In his presentation of tense moral conflict, Joan Sales must be included among the “conscience déchirée” novelists who deal with the theme of salvation brought about by an act of awareness that resolves an inner conflict. Herein lies the essentially subjective nature of the novel. The lyricism contrasts with the objective unfolding of the story- line and this metaphysical perspective approaches the subject of evil and the reasons for its existence (despair, hatred, violence, suicide) and the theme of salvation (grace, love, inner and outer struggles). Far from Manicheism, far from presenting a cast of good and bad players, the pages of Incerta Glòria teach us a true lesson of tolerance in life and in literature.
XAVIER PLA, Universitat de Girona
-Joan Triadú, La novel·la catalana de postguerra (Barcelona, Edicions 62, 1982).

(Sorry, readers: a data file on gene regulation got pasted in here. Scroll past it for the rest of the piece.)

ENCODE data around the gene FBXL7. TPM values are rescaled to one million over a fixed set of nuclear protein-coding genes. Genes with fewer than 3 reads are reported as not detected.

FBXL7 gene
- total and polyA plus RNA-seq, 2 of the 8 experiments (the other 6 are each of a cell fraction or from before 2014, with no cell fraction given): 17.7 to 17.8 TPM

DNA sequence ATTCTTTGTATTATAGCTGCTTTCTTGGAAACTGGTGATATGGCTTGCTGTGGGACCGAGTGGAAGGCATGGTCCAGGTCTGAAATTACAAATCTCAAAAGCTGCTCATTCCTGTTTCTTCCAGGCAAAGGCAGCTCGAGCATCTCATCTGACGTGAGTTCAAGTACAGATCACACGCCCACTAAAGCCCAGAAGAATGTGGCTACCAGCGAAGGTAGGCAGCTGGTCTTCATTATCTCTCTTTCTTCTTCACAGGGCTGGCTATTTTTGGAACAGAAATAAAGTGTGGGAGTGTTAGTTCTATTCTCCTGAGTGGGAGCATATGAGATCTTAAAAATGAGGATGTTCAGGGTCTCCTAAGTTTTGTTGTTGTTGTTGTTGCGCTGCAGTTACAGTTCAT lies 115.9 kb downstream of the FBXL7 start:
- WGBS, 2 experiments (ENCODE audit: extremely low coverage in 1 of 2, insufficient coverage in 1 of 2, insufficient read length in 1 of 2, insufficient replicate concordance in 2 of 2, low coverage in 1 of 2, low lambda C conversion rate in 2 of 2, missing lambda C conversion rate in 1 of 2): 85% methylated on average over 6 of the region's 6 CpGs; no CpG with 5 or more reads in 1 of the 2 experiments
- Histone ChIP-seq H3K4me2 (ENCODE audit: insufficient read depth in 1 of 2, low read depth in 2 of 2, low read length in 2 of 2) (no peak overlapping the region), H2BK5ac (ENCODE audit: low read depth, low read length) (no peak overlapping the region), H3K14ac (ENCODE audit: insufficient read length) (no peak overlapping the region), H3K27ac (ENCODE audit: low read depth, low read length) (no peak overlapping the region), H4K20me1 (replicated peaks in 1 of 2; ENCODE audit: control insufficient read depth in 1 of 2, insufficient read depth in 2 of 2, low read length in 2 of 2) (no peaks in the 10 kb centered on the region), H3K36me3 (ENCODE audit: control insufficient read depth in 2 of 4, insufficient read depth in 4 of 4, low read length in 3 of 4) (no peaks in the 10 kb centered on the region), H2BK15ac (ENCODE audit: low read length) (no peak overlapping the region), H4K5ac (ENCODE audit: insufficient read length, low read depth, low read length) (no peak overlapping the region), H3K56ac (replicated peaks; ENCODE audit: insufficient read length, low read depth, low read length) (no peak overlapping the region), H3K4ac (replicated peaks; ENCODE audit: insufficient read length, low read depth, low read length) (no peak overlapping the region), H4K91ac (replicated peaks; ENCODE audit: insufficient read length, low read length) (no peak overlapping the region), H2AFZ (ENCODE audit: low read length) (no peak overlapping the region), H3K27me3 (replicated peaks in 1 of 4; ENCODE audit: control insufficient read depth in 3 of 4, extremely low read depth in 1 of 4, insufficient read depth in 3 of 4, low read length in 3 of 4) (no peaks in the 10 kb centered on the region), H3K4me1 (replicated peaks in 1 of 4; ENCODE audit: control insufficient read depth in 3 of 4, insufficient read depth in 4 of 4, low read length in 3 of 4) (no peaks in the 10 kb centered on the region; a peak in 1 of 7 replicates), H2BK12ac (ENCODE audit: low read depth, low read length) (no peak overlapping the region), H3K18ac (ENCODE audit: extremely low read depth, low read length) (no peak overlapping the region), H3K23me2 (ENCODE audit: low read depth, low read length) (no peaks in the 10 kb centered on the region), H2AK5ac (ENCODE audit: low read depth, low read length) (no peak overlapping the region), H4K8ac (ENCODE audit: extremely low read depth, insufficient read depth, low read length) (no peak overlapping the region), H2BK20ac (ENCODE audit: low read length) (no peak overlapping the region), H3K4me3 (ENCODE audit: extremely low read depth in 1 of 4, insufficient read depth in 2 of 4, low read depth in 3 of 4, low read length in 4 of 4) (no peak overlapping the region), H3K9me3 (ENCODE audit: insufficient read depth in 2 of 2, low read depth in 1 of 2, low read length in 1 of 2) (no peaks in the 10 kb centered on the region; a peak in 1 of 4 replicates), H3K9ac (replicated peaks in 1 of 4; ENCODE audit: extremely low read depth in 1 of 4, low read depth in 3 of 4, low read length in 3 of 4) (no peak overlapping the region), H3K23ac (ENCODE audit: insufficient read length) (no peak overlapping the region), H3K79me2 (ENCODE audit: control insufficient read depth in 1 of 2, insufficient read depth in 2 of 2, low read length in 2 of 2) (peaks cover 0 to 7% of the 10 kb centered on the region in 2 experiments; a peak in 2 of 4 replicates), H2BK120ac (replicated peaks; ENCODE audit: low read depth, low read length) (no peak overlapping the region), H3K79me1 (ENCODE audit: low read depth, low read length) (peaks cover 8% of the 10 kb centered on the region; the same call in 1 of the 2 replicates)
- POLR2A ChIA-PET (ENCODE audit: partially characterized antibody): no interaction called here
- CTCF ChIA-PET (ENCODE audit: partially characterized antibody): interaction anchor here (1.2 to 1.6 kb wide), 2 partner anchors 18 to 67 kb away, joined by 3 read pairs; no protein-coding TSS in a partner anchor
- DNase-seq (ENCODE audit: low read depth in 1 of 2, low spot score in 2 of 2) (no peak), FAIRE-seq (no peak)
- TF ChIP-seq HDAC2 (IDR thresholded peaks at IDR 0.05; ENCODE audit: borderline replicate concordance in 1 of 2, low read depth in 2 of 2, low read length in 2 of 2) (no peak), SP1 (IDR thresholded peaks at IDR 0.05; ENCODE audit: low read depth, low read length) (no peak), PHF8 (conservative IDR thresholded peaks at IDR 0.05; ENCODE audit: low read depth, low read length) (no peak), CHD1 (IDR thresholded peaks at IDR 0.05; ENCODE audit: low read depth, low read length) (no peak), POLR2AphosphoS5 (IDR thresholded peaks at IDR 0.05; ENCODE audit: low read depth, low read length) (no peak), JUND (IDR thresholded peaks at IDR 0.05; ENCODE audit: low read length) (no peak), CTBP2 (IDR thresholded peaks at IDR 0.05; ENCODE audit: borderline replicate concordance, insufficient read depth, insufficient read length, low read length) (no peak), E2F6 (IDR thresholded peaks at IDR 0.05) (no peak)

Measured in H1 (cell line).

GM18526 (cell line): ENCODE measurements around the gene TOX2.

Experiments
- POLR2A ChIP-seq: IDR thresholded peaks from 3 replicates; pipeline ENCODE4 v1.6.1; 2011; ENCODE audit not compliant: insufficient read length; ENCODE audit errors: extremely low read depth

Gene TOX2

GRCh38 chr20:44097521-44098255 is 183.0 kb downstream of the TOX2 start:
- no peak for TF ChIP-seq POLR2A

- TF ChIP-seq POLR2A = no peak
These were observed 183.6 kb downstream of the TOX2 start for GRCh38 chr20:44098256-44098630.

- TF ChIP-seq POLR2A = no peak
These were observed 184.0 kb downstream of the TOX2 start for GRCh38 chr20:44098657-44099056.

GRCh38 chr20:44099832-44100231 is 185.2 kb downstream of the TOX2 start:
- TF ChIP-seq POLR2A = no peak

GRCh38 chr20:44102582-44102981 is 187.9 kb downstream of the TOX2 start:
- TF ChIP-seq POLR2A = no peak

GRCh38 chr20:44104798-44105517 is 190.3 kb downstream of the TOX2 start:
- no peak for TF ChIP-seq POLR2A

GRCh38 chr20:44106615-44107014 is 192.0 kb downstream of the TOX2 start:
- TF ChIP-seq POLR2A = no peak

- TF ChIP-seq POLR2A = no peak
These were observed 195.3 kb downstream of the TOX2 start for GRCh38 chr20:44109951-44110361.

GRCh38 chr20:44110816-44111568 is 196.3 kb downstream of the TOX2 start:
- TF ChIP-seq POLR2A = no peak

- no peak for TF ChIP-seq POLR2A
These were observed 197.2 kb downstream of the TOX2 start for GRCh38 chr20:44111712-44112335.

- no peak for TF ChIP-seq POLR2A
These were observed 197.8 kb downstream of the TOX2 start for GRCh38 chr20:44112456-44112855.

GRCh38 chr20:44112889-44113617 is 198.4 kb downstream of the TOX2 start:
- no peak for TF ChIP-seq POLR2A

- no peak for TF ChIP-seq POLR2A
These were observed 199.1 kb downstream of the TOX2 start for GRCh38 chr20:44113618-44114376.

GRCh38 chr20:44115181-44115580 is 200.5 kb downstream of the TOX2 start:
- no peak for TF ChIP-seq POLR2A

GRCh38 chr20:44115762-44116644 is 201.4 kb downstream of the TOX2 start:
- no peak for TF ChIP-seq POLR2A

-Joan Samsó, La cultura catalana: entre la clandestinitat i la represa pública (1939-1951) (Barcelona, Publicacions de l'Abadia de Montserrat, 1994-1995).
-Jordi Castellanos & Maria Campillo, "La novel·la catòlica", in Joaquim Molas (dir.), Història de la literatura catalana, Vol. 11 (Barcelona, Ariel, 1987), p. 71.
-Joan Fuster, "Incerta glòria", in Literatura catalana contemporània (Barcelona, Curial, 1972), pp. 377-378
-Mikhaïl Bakhtine, Esthétique et théorie du roman (Paris, Gallimard, 1978).
-José Luis S. Ponce de León, La novela española de la guerra civil (1936-1939) (Madrid, Ínsula, 1971), p. 182.
-Michel Raimond, Le signe des temps. (Le roman contemporain: Proust, Gide, Bernanos, Mauriac, Céline, Malraux, Aragon) (Paris, SEDES, 1976).